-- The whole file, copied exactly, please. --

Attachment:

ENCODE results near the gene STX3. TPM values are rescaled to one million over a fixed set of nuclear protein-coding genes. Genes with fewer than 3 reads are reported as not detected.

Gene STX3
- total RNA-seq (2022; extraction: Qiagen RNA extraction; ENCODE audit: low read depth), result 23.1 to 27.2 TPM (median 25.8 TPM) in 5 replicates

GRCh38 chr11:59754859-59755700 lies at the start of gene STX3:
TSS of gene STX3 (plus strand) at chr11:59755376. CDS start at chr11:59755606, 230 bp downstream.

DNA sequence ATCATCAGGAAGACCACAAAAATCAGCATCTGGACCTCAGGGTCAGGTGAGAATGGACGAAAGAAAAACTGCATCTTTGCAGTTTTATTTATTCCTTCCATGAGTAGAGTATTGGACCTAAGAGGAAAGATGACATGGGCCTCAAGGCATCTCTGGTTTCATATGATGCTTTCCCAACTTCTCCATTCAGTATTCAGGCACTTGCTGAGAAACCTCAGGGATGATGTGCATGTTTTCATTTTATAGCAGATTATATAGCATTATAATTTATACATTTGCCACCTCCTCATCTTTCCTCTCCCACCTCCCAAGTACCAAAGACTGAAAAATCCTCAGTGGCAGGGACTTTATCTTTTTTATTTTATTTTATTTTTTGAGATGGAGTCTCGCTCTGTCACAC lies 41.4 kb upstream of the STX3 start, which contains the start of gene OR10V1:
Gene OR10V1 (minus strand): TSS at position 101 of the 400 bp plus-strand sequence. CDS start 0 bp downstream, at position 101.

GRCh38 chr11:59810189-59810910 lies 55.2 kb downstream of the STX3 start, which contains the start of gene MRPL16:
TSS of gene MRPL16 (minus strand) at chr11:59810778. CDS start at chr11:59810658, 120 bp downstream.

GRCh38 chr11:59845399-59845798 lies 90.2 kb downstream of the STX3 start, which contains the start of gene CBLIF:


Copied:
ENCODE results near the gene STX3. TPM values are rescaled to one million over a fixed set of nuclear protein-coding genes. Genes with fewer than 3 reads are reported as not detected.

Gene STX3
- total RNA-seq (2022; extraction: Qiagen RNA extraction; ENCODE audit: low read depth), result 23.1 to 27.2 TPM (median 25.8 TPM) in 5 replicates

GRCh38 chr11:59754859-59755700 lies at the start of gene STX3:
TSS of gene STX3 (plus strand) at chr11:59755376. CDS start at chr11:59755606, 230 bp downstream.

DNA sequence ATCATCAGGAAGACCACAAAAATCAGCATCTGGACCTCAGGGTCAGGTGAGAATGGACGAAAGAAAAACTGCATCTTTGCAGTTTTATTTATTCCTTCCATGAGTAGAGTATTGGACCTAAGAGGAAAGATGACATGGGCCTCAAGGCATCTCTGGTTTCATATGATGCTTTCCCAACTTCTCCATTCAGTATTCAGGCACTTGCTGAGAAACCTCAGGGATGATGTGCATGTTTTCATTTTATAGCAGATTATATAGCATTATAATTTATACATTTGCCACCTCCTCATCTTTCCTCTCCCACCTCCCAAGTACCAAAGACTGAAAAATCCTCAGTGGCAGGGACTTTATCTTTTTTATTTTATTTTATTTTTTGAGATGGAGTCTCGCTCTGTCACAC lies 41.4 kb upstream of the STX3 start, which contains the start of gene OR10V1:
Gene OR10V1 (minus strand): TSS at position 101 of the 400 bp plus-strand sequence. CDS start 0 bp downstream, at position 101.

GRCh38 chr11:59810189-59810910 lies 55.2 kb downstream of the STX3 start, which contains the start of gene MRPL16:
TSS of gene MRPL16 (minus strand) at chr11:59810778. CDS start at chr11:59810658, 120 bp downstream.

GRCh38 chr11:59845399-59845798 lies 90.2 kb downstream of the STX3 start, which contains the start of gene CBLIF: